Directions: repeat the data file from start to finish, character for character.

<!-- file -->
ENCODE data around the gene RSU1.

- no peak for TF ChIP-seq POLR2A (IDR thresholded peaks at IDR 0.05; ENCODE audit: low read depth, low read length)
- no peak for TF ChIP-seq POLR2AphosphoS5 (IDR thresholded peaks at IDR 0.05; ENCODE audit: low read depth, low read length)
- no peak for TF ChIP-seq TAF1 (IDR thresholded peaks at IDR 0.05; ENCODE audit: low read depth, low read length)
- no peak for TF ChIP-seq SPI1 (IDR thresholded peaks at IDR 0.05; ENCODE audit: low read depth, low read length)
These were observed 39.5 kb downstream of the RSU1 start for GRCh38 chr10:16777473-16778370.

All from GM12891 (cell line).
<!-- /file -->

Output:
ENCODE data around the gene RSU1.

- no peak for TF ChIP-seq POLR2A (IDR thresholded peaks at IDR 0.05; ENCODE audit: low read depth, low read length)
- no peak for TF ChIP-seq POLR2AphosphoS5 (IDR thresholded peaks at IDR 0.05; ENCODE audit: low read depth, low read length)
- no peak for TF ChIP-seq TAF1 (IDR thresholded peaks at IDR 0.05; ENCODE audit: low read depth, low read length)
- no peak for TF ChIP-seq SPI1 (IDR thresholded peaks at IDR 0.05; ENCODE audit: low read depth, low read length)
These were observed 39.5 kb downstream of the RSU1 start for GRCh38 chr10:16777473-16778370.

All from GM12891 (cell line).